Alabama Teen Gave Birth in Bedroom Then Disposed of Her Healthy Newborn in a Trash Compactor, Police Say
Jakayla Williams, 18, made no mention of the newborn to her family, who were unaware that Williams had given birth until 10 days later on Aug. 23, said Chief William Benny at a news conference.
Jakayla Williams, 18, gave birth to a baby on Aug. 13 in her bedroom at around 7:30 a.m., according to Chief William Benny of the Dothan Police Department.
She made no mention of the newborn to her family, who were unaware that Williams had given birth until 10 days later on Aug. 23, said Benny at a news conference.
Once her family learned this, Williams claimed that she had dropped the baby off at a local hospital after giving birth according to Benny.
"That’s when the family of the female became concerned and wanted to recover the newborn child," Benny said in a news release. "The female and family members went to Southeast Health [on Aug. 24] attempting to find the person the newborn child was given to because that is what they were led to believe by the female."
No one had dropped off a baby on the day in question however, and the hospital then contacted the Dothan Police Department, said Benny.
Benny and his officers reviewed hospital tape to confirm Williams did not make an appearance and then took the teenager in for questioning.
"When presented with the fact we had proven she never took the newborn child to the hospital as she claimed, she told investigators she had taken the newborn child and wrapped him in a blanket and placed it into a trash dumpster at an apartment complex on the west side of town," said Benny. "She stated when she placed the newborn child in the dumpster, he was still alive."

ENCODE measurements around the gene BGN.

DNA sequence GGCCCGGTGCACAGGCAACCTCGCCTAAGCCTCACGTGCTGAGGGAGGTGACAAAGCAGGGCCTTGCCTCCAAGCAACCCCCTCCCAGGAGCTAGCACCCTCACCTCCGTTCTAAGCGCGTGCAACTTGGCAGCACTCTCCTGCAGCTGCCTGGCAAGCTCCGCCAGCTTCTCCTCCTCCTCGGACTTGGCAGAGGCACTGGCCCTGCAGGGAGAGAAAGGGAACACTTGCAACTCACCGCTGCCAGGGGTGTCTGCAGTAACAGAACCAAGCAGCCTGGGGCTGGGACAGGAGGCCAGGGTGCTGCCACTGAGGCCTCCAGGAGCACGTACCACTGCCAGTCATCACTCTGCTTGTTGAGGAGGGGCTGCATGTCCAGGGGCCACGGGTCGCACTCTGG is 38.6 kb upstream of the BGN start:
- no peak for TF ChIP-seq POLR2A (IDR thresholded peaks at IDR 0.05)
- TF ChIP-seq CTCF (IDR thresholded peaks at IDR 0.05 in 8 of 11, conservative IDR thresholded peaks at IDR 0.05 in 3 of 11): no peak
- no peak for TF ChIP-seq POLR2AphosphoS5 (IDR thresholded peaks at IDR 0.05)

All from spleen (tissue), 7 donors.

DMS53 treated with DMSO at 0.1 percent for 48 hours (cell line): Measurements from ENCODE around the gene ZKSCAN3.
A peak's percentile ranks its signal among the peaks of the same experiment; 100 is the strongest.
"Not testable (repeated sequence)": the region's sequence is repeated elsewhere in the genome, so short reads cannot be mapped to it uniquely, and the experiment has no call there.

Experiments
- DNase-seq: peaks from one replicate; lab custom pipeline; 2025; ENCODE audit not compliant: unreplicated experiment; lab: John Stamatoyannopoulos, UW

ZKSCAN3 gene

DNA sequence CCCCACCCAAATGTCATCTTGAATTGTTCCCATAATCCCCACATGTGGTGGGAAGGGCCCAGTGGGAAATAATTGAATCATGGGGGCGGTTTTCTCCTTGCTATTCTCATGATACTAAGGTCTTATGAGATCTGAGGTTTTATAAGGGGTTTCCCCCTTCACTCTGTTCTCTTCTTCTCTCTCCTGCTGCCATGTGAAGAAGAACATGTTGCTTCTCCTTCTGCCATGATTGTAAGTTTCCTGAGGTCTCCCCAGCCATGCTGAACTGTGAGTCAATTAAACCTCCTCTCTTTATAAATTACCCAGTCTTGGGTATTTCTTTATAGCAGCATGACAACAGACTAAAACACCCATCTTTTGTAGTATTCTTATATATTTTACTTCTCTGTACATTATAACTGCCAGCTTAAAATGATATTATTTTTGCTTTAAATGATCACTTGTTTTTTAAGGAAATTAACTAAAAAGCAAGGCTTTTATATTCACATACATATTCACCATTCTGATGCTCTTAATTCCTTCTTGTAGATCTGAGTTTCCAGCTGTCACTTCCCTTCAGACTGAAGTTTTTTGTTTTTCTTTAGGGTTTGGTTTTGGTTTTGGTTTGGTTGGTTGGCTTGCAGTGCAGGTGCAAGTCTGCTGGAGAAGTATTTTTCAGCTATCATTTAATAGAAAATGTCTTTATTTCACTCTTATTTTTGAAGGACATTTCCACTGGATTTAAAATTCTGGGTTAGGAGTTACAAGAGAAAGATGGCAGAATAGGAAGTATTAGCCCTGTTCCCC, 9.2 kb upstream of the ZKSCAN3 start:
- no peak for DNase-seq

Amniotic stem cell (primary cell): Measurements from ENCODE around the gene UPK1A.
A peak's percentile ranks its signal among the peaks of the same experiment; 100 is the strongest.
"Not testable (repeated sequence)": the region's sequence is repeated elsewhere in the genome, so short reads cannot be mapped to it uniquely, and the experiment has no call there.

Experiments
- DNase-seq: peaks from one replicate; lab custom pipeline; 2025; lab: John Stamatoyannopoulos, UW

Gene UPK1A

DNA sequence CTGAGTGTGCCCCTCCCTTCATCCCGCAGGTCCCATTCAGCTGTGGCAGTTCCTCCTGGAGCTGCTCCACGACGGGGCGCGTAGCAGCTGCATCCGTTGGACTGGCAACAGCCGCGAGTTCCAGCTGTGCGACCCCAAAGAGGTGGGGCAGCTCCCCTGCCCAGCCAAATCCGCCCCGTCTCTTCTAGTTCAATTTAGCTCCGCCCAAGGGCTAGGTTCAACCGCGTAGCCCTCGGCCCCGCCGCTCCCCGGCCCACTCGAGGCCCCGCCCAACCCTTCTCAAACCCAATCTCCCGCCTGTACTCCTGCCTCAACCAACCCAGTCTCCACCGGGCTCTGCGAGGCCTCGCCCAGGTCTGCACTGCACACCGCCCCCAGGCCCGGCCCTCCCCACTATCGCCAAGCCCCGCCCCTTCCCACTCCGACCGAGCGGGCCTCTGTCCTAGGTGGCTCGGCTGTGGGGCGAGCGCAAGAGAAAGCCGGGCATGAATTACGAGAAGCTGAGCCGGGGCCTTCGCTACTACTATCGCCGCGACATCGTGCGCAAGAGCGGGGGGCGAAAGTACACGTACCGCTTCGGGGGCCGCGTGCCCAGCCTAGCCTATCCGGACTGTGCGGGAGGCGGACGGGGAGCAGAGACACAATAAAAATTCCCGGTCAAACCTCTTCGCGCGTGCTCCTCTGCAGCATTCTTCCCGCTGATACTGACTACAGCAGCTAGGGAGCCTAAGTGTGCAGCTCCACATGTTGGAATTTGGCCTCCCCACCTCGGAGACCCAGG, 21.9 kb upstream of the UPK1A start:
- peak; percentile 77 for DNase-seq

Benny said that the police department then seized the dumpster, where officers discovered "the remains of a newborn child were located wrapped in a mattress protector that was in a zipped-up duffel bag."
Russ Goodman, the district attorney for Alabama's 20th Circuit, will be prosecuting the case.
He appeared alongside Benny at the initial news conference after Williams' arrest, where he applauded the work of law enforcement and said that his office had not yet decided if they would seek the death penalty.
Benny also said at that conference that this case has taken a toll on a number of his officers.
"I've never even heard of something so horrific is this," Benny said. "It shocks the mind socks the soul doesn't even really know what else to say."
The Alabama legislature banned nearly all abortions in the state in a 2019 trigger law that went into effect after the Supreme Court decision in Dobbs v. Jackson Women's Health Organization last year.
Alabama does have a safe haven law that allows a parent to surrender a newborn who is 72 hours old or younger to any hospital with an operating emergency department.
Court records do not list an attorney for Williams at this time and she has yet to enter a plea in the case.
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